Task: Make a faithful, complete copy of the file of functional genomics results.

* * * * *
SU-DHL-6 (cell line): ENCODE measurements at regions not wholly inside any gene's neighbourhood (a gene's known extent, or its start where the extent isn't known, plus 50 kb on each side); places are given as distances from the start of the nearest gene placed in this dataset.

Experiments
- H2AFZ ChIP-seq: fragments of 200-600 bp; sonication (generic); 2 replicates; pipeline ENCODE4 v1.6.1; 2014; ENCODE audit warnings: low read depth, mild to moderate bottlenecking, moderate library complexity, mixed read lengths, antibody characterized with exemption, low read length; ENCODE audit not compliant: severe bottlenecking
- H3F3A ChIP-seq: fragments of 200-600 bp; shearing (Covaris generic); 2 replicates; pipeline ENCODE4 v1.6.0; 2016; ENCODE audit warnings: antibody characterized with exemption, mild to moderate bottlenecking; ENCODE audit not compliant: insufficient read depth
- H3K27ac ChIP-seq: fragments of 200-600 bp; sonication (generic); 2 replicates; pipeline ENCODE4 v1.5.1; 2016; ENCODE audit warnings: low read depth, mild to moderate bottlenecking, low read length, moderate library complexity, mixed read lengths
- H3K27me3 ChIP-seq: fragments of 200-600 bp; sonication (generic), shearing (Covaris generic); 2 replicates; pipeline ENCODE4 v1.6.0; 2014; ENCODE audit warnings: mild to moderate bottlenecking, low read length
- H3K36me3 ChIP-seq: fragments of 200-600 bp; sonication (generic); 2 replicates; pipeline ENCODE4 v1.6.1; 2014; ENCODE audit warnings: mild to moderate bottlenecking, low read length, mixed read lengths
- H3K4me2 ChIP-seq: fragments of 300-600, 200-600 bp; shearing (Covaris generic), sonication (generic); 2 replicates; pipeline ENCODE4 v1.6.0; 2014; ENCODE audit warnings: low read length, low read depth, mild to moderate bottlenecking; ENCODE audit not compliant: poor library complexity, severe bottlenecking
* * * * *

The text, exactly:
SU-DHL-6 (cell line): ENCODE measurements at regions not wholly inside any gene's neighbourhood (a gene's known extent, or its start where the extent isn't known, plus 50 kb on each side); places are given as distances from the start of the nearest gene placed in this dataset.

Experiments
- H2AFZ ChIP-seq: fragments of 200-600 bp; sonication (generic); 2 replicates; pipeline ENCODE4 v1.6.1; 2014; ENCODE audit warnings: low read depth, mild to moderate bottlenecking, moderate library complexity, mixed read lengths, antibody characterized with exemption, low read length; ENCODE audit not compliant: severe bottlenecking
- H3F3A ChIP-seq: fragments of 200-600 bp; shearing (Covaris generic); 2 replicates; pipeline ENCODE4 v1.6.0; 2016; ENCODE audit warnings: antibody characterized with exemption, mild to moderate bottlenecking; ENCODE audit not compliant: insufficient read depth
- H3K27ac ChIP-seq: fragments of 200-600 bp; sonication (generic); 2 replicates; pipeline ENCODE4 v1.5.1; 2016; ENCODE audit warnings: low read depth, mild to moderate bottlenecking, low read length, moderate library complexity, mixed read lengths
- H3K27me3 ChIP-seq: fragments of 200-600 bp; sonication (generic), shearing (Covaris generic); 2 replicates; pipeline ENCODE4 v1.6.0; 2014; ENCODE audit warnings: mild to moderate bottlenecking, low read length
- H3K36me3 ChIP-seq: fragments of 200-600 bp; sonication (generic); 2 replicates; pipeline ENCODE4 v1.6.1; 2014; ENCODE audit warnings: mild to moderate bottlenecking, low read length, mixed read lengths
- H3K4me2 ChIP-seq: fragments of 300-600, 200-600 bp; shearing (Covaris generic), sonication (generic); 2 replicates; pipeline ENCODE4 v1.6.0; 2014; ENCODE audit warnings: low read length, low read depth, mild to moderate bottlenecking; ENCODE audit not compliant: poor library complexity, severe bottlenecking